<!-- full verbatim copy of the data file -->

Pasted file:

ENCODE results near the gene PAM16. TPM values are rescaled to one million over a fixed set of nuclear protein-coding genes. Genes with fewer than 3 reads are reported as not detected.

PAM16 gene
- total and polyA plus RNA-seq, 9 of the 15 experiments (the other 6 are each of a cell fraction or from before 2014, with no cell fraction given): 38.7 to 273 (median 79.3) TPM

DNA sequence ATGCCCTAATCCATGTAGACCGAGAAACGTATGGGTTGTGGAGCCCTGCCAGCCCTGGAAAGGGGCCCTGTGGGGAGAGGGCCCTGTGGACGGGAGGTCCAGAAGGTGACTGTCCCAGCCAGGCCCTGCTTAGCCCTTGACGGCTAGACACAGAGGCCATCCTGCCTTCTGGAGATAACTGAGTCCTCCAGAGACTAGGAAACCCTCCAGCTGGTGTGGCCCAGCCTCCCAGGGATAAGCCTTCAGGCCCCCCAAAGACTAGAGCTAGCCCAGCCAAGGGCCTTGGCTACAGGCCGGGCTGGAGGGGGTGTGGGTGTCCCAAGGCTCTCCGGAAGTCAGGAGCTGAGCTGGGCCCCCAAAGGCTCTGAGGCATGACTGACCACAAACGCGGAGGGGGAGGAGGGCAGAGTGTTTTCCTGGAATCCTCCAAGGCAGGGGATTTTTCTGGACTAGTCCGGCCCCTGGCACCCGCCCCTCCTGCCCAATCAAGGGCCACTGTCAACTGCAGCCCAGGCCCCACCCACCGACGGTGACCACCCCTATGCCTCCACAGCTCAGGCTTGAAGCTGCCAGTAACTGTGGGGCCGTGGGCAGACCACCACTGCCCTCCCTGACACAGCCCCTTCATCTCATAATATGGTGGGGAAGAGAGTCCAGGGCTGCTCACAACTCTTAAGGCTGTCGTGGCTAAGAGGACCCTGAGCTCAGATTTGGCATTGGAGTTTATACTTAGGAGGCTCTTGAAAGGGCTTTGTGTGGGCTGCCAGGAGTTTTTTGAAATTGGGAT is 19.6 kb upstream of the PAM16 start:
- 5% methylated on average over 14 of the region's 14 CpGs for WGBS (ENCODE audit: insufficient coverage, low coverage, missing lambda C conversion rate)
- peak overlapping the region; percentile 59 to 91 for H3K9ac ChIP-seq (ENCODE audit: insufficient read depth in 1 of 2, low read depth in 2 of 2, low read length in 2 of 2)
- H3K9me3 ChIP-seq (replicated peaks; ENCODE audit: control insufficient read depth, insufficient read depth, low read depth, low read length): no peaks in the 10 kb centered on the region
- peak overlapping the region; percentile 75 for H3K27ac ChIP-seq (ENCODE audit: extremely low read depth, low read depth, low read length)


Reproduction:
ENCODE results near the gene PAM16. TPM values are rescaled to one million over a fixed set of nuclear protein-coding genes. Genes with fewer than 3 reads are reported as not detected.

PAM16 gene
- total and polyA plus RNA-seq, 9 of the 15 experiments (the other 6 are each of a cell fraction or from before 2014, with no cell fraction given): 38.7 to 273 (median 79.3) TPM

DNA sequence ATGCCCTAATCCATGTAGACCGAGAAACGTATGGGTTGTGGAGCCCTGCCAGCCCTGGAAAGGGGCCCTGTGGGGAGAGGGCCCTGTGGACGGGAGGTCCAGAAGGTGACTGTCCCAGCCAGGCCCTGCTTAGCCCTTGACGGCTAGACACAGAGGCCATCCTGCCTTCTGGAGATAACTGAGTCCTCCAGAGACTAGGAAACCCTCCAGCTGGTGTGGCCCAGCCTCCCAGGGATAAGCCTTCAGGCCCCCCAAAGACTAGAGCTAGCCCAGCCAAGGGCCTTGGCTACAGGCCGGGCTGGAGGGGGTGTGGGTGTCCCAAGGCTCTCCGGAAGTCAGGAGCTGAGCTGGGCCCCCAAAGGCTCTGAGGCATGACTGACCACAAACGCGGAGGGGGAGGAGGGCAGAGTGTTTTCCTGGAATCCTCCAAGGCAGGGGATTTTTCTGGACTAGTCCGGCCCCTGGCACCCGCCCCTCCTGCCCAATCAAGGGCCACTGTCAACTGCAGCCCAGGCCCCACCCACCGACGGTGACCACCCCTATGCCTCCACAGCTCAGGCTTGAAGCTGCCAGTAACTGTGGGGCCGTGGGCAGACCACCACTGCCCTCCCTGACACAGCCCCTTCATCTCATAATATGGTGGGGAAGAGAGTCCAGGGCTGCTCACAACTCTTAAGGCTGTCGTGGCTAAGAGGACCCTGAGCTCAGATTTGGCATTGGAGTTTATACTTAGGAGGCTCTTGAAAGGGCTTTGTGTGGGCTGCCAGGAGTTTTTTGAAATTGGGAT is 19.6 kb upstream of the PAM16 start:
- 5% methylated on average over 14 of the region's 14 CpGs for WGBS (ENCODE audit: insufficient coverage, low coverage, missing lambda C conversion rate)
- peak overlapping the region; percentile 59 to 91 for H3K9ac ChIP-seq (ENCODE audit: insufficient read depth in 1 of 2, low read depth in 2 of 2, low read length in 2 of 2)
- H3K9me3 ChIP-seq (replicated peaks; ENCODE audit: control insufficient read depth, insufficient read depth, low read depth, low read length): no peaks in the 10 kb centered on the region
- peak overlapping the region; percentile 75 for H3K27ac ChIP-seq (ENCODE audit: extremely low read depth, low read depth, low read length)